We offer pickups in cities across Canada, including Toronto, Vancouver and Calgary. Decide on a starting point for your trip (ideally where you’ll be flying into) and map from there.

Use a GPS

Use a GPS

The last thing you want when you’re on a road trip in Canada is to get lost, and one way to avoid this is to use a GPS. Many Avis vehicles already have a built-in GPS for convenience and those that don’t offer customers the option to add a portable one. Rates vary depending on location (and are likely to cost anywhere between $13-$16 daily or $75-$99 weekly).

Alternatively, you could bring your own GPS, like Karen from Travel Mad Mum. “Our best planning tip for organising a road trip would be to bring a GPS with worldwide maps on,” she said. “When you drive through the more rural areas you will not be able to rely on having a phone signal.”

Leave yourself lots of time

Canada is a huge country, making it impossible to see everything in one trip. To get the most out of your visit, list your stop-offs in order of preference and decide how long you want to stay in each place. That way, you’ll avoid rushing due to time constraints.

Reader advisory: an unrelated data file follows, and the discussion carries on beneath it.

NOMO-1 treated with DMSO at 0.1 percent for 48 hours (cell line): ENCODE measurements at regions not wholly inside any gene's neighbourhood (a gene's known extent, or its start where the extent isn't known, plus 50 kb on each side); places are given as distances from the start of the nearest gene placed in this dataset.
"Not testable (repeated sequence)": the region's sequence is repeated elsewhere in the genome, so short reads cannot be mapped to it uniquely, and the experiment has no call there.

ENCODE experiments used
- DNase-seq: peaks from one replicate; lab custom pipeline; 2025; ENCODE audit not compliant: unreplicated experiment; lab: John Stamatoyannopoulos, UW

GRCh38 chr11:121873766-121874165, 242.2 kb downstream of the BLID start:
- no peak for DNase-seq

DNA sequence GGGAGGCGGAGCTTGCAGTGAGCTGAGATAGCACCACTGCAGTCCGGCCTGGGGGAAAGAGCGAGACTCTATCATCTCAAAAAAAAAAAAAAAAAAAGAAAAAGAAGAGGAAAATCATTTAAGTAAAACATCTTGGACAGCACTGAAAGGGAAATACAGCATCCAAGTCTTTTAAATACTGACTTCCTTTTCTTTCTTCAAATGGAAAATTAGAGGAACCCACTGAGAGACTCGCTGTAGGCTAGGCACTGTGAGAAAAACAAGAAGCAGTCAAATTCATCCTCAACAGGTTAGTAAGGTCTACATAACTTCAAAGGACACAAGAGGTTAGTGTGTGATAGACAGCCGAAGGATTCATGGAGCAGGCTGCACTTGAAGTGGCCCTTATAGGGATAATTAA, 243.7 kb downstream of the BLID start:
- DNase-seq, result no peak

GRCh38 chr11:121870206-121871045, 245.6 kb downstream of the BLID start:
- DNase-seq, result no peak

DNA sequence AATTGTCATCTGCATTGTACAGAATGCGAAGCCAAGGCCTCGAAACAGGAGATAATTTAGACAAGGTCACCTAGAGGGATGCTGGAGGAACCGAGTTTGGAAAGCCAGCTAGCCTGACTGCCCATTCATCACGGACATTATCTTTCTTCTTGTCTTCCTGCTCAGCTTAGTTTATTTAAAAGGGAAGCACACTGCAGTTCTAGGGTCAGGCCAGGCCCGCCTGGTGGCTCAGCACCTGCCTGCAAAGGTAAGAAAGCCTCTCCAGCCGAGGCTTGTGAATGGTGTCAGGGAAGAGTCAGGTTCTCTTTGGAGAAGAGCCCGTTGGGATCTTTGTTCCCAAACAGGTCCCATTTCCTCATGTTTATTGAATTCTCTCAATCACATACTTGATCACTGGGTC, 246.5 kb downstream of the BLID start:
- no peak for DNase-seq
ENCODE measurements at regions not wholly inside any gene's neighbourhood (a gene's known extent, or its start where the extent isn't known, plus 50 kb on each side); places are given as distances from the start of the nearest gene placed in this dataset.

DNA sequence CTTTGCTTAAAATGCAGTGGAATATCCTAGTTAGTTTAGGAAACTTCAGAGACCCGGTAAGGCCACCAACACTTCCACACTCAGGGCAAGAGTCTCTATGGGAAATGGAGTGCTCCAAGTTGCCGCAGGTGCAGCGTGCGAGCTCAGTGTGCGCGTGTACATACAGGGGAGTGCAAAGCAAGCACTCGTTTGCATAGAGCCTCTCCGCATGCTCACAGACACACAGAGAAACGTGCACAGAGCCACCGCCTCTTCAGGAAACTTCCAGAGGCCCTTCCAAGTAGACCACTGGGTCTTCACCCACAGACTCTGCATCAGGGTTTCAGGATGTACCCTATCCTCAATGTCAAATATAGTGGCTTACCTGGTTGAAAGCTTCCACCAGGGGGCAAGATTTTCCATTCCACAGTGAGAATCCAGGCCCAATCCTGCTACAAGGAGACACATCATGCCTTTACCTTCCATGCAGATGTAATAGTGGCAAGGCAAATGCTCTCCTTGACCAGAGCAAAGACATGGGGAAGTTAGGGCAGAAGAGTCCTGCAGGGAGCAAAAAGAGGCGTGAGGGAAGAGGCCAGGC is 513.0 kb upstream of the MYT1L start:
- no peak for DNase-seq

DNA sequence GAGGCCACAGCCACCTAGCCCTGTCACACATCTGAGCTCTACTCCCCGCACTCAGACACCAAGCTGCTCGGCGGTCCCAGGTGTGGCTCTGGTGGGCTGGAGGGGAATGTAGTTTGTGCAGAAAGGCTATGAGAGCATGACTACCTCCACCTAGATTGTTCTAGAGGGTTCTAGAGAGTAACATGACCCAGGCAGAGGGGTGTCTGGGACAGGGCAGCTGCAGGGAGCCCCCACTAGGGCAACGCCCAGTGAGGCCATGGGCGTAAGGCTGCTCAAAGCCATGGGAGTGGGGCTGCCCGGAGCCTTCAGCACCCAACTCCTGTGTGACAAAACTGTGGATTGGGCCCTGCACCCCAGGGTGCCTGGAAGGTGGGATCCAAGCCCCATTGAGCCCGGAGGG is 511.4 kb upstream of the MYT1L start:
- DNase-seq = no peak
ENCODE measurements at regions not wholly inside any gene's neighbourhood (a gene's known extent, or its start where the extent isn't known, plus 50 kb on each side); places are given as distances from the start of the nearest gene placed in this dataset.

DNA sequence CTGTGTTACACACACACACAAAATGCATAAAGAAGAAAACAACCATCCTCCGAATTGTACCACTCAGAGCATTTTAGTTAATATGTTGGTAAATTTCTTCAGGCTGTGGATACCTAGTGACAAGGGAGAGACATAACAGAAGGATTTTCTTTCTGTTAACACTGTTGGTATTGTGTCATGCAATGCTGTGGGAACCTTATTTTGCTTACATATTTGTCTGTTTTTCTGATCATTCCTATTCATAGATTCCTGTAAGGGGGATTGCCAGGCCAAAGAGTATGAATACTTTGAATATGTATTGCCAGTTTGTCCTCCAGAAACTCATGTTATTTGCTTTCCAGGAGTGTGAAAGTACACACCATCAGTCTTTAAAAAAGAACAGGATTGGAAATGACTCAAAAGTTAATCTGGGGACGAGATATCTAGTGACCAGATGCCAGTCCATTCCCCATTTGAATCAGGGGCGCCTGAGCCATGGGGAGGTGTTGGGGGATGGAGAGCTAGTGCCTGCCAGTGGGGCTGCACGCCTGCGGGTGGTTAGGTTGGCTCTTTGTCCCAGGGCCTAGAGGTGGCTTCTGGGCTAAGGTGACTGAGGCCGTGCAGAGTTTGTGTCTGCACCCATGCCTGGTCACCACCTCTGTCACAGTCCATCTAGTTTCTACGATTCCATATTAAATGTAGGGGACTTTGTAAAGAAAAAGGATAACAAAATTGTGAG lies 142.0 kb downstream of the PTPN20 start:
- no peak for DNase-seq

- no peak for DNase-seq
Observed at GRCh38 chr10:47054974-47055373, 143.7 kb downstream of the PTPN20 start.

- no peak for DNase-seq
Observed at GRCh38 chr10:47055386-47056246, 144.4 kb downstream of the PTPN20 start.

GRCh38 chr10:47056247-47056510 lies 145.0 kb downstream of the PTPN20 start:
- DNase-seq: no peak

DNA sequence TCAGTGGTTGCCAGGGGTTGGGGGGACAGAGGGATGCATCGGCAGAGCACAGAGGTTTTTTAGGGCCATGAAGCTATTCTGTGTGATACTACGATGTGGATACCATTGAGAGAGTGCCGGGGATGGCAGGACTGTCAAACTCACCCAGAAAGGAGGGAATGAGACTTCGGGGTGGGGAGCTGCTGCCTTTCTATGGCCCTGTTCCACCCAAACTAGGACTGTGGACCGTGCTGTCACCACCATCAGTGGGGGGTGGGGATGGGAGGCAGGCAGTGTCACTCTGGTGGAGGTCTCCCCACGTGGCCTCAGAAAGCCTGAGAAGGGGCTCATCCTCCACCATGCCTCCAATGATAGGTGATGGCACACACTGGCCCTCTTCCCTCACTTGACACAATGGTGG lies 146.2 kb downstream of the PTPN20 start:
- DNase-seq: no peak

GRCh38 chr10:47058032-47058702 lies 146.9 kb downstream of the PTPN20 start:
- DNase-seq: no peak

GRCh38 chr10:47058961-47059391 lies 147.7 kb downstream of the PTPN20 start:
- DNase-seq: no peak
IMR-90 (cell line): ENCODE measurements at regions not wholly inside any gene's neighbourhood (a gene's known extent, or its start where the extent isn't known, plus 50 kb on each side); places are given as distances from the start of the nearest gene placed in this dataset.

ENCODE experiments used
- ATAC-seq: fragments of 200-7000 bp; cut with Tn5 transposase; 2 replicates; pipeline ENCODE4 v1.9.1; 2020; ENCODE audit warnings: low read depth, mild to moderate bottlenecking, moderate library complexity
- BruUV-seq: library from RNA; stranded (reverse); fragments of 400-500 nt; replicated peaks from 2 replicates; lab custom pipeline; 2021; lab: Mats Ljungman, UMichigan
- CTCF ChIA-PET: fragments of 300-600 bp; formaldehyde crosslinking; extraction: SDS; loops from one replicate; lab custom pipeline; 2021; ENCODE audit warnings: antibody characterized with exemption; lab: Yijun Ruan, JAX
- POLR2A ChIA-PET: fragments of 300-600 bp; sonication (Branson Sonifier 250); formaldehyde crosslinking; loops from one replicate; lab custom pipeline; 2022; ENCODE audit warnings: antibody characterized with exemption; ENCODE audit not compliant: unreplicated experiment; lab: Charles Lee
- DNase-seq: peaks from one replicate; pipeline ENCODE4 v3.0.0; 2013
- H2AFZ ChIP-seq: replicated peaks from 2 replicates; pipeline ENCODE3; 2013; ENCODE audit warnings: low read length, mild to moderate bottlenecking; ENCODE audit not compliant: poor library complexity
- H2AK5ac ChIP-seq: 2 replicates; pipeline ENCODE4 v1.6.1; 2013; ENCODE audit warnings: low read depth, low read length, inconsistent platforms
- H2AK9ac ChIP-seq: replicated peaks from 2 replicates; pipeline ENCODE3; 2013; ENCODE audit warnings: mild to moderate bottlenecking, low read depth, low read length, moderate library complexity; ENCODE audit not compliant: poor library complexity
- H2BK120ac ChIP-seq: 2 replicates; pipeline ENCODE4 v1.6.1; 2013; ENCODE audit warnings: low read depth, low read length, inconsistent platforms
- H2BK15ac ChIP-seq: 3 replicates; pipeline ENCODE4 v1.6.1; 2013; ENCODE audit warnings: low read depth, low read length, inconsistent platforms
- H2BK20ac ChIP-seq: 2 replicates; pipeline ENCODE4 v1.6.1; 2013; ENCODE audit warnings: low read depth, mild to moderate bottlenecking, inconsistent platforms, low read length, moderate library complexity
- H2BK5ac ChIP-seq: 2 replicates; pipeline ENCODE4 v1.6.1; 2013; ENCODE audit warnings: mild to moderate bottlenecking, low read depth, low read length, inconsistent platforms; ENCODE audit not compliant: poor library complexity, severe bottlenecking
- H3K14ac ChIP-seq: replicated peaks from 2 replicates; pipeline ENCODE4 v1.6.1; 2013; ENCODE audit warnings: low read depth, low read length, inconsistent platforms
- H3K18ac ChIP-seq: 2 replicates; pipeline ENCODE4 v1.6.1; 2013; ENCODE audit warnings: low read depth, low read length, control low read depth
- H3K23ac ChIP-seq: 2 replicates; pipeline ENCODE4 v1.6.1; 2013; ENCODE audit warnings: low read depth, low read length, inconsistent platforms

Kevin and Ruth Read, who share their stories and thoughts on their blog, ‘Travel with Kevin and Ruth’, gave this as their top recommendation: “Don’t plan a route where you’re going to spend all your time seeing things out of the car windows. Make sure you have lots of time available to stop and see things along the way.”

Photographer Marta Kulesza of the award-winning travel and photography blog, ‘In A Faraway Land’, adds: “Don’t try to squeeze in too much in too little time. You have to accept the fact that you won’t be able to see everything. Don’t spend all your holiday driving. Plan enough time to enjoy great hikes and the Canadian wilderness.”

Take random stops

As we’ve already mentioned, it’s important to make a list of the attractions and things you want to see. But there are lots of things you’ll discover purely by chance.